Medicaid Billing Upcharges Prompts Oklahoma Nurse to Blow the Whistle on Hospital
Oklahoma Heart Hospital (OHH) has agreed to pay $2.8 Million to settle U.S. and Oklahoma government claims that the hospital committed Medicaid Fraud. Jennifferr Baird, a retired registered nurse, filed the complaint, which reported that her former employer, OHH was consistently billing Oklahoma’s Medicaid insurance program inpatient rates for outpatient procedures – regardless of whether a doctor ordered inpatient care or not.
Ms. Baird’s 2015 complaint, filed under the False Claims Act (FCA) and a similar Oklahoma law because Oklahoma administers its Medicaid program with federal funds. The practice of billing inpatient rates for outpatient service is more commonly known as “upcoding” and is a form of fraud. Specifically, in question was the hospital’s tendency to bill stent procedures at higher inpatient rates, which, according to Ms. Baird, are typically performed on an outpatient basis. According to the prosecutors who investigated the claim, the fraud lasted at least seven years.
Private citizens, like Ms. Baird, play a crucial role in holding healthcare providers accountable for their fraud by acting as whistleblowers on behalf of the government. These whistleblowers do not go without reward for their assistance. Successful whistleblowers receive up to 25 percent of the settlement amount of the case. “Under the False Claims Act, private citizens, also known as relators, can bring a suit on behalf of the United States and share in any recovery. … [These] relators are awarded 15 to 25 percent of the settlement amount depending on the extent to which the relator substantially contributed to the recovery.”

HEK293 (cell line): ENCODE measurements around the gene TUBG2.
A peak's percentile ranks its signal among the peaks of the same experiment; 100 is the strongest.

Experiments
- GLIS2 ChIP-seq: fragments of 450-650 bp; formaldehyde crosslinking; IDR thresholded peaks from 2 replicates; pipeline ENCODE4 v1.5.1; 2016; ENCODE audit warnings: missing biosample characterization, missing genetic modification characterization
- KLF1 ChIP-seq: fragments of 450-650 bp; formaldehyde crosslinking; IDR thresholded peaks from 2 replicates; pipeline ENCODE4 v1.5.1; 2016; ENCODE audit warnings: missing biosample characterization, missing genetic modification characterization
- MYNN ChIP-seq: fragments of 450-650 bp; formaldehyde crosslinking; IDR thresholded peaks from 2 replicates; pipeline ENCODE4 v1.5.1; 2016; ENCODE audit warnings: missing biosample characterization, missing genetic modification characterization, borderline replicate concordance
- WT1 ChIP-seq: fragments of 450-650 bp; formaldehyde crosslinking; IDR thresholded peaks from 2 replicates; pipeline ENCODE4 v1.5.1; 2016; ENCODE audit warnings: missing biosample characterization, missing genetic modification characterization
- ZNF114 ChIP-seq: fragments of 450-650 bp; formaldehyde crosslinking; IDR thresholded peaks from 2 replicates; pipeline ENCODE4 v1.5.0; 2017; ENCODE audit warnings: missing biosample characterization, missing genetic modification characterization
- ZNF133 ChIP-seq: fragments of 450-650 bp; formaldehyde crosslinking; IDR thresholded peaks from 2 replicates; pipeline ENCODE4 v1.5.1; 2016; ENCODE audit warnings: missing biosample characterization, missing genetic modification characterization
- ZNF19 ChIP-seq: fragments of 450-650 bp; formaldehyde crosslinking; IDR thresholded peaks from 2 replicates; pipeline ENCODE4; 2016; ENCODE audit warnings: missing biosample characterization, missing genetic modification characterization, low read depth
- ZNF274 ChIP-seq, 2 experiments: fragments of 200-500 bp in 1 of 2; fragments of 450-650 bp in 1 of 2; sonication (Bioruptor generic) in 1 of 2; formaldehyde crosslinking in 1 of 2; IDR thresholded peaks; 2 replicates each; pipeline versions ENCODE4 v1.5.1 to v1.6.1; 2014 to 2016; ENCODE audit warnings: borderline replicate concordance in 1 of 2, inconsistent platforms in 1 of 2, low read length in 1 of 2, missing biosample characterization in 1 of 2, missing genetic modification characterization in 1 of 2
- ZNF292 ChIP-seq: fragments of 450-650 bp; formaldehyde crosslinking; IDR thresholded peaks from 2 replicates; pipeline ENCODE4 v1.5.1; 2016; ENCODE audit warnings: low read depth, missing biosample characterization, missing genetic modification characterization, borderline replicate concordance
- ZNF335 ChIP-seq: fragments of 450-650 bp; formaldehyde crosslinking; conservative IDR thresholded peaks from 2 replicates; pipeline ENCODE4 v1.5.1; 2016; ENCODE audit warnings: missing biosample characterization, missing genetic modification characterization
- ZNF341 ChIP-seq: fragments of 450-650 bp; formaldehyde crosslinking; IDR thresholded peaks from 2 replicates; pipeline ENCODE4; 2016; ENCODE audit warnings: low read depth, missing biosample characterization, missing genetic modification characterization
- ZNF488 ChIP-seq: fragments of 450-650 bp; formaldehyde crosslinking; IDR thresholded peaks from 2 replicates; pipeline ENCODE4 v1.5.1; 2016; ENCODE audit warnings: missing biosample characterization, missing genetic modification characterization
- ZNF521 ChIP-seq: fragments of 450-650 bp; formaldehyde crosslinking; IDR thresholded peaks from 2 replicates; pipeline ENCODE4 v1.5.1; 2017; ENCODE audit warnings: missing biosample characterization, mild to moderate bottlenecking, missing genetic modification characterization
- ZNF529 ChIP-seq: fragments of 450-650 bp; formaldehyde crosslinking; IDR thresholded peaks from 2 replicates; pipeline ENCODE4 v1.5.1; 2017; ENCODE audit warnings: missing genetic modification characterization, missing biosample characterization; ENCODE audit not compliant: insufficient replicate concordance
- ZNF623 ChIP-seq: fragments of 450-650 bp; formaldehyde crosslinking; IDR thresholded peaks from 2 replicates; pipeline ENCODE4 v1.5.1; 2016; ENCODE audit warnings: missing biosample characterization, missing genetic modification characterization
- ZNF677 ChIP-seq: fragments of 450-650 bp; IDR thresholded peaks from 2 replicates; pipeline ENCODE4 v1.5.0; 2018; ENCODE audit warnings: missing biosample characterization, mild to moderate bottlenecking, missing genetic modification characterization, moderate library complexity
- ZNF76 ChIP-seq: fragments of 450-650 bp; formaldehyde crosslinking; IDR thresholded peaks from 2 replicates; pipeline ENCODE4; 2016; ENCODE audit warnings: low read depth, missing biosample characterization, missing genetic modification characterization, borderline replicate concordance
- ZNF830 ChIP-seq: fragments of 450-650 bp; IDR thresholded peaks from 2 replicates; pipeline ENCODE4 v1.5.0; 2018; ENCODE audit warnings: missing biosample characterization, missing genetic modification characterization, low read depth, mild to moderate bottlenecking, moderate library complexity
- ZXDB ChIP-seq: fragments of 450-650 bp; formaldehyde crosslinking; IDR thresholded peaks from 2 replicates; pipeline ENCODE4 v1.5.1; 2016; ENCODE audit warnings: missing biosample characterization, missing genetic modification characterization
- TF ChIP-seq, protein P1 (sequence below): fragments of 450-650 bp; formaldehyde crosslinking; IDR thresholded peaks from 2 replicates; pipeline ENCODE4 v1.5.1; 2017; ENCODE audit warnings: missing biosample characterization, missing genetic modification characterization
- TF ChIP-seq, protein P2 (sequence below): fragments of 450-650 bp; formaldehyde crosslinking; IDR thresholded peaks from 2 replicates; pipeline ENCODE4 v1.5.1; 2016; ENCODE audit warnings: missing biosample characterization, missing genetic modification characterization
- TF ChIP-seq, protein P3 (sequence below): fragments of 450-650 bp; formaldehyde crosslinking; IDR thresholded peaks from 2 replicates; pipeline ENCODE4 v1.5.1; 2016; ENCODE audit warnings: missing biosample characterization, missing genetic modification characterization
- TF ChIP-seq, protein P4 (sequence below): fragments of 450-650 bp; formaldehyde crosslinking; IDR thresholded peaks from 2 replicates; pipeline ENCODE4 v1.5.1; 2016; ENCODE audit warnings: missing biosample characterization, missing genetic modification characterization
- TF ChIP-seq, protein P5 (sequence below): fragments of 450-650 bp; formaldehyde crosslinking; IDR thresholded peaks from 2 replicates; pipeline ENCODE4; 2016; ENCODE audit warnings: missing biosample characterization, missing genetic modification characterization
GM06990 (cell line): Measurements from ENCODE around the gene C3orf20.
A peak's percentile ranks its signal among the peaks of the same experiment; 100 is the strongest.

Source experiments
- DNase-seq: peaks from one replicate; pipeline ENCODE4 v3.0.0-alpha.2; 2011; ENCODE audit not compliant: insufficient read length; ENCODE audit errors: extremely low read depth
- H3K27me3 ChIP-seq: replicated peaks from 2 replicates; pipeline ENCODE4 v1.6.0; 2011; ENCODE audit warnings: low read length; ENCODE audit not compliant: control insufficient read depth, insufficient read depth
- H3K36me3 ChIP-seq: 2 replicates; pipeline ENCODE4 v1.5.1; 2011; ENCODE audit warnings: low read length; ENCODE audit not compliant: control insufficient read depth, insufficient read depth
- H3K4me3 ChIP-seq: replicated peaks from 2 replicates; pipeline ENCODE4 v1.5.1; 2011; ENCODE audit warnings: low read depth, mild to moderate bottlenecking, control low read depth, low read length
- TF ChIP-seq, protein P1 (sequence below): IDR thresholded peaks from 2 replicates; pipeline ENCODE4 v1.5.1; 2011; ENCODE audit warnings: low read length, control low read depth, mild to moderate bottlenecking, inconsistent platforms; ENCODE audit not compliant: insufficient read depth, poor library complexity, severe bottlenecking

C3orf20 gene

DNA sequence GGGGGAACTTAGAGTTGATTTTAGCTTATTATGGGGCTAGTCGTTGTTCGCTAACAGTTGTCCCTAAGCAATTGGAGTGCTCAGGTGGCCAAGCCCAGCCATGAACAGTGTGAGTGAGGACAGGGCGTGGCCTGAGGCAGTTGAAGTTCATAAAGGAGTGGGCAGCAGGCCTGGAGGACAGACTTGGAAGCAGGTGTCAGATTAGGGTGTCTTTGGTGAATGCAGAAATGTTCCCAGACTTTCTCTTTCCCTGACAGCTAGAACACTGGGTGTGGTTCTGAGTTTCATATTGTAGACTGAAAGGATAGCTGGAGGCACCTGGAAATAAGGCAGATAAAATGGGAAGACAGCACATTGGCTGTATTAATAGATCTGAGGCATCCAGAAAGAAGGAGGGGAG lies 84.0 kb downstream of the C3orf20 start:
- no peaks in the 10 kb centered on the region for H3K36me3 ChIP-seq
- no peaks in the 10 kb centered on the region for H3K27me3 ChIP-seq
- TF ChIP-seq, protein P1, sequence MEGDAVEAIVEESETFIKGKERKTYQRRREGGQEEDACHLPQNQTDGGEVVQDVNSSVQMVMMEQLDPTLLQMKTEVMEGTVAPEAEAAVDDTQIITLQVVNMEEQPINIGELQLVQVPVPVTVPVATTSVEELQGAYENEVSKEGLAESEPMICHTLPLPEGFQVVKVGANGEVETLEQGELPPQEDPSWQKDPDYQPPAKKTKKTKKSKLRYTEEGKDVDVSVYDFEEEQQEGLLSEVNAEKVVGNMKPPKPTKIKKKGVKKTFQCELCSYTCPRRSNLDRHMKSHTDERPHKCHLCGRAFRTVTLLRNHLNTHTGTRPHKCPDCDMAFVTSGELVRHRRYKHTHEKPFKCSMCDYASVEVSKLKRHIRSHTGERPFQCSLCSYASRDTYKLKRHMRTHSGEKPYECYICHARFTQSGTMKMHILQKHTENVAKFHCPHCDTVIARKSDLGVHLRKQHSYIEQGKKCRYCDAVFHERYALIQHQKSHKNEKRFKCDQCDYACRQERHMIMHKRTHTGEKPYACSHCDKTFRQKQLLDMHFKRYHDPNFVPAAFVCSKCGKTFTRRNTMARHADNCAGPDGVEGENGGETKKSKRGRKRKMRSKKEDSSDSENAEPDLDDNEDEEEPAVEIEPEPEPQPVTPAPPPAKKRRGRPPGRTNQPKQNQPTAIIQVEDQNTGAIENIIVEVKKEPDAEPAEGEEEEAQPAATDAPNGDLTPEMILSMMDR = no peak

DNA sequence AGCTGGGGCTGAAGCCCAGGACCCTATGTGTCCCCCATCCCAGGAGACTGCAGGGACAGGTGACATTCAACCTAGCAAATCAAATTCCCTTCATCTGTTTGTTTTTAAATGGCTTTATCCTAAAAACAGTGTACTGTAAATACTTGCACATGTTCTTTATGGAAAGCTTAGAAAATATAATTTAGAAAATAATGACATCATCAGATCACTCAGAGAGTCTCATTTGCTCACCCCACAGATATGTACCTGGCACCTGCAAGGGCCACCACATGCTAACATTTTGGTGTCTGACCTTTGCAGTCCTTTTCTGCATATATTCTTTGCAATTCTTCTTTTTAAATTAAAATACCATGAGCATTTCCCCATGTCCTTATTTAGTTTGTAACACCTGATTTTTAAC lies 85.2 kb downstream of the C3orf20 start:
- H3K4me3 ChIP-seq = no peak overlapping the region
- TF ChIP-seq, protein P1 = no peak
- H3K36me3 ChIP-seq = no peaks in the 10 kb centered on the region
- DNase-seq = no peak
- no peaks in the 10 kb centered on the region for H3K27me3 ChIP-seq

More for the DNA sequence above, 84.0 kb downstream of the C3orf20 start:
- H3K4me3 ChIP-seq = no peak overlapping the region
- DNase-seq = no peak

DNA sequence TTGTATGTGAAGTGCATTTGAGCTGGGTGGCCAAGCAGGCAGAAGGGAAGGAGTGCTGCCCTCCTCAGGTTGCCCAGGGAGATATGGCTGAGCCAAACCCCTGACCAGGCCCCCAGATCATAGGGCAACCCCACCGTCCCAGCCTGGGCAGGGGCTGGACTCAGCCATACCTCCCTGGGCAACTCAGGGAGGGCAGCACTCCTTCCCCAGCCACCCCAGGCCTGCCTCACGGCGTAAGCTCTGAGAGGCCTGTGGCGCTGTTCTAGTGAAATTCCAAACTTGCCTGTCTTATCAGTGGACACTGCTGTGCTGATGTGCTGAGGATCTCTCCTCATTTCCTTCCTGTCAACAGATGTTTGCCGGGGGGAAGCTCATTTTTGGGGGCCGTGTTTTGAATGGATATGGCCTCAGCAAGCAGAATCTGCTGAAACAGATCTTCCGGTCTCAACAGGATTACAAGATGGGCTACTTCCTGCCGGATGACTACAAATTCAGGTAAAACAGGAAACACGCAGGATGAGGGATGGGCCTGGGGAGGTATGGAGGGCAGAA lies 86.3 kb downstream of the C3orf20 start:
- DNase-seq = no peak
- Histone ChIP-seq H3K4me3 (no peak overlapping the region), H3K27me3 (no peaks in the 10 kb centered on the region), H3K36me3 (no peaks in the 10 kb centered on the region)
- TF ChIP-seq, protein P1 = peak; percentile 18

“Jennifferr did her best to resist the administrators who pushed this fraudulent billing scheme,” said R. Scott Oswald, managing principal of The Employment Law Group. “And she urged everyone she managed to do the same. But when she realized she was fighting a losing battle—and that the true victims were U.S. taxpayers—she appealed to a higher power: The U.S. legal system, which welcomes whistleblowers like her. I am pleased that it delivered.”
While OHH did not admit to fault outright in the matter of overbilling, the hospital operator did agree to settle the case, paying $2.8 million to both U.S. and Oklahoma government coffers. Additionally, the hospital operator has vowed to follow a new “Corporate Integrity Agreement” that will be enforced by the Inspector General of the U.S. Department of Health and Human Services.
“I’m hopeful that the culture at Oklahoma Heart Hospital now will change,” said Ms. Baird. “The frontline medical team has always been great, but I think some hospital officials cared more about dollar signs than vital signs.”
Unfortunately, Ms. Baird’s “dollar signs and vital signs” sentiment is laced with fact as, historically, there have been many instances where whistleblowers have exposed healthcare providers that were taking financial advantage of the Medicaid system.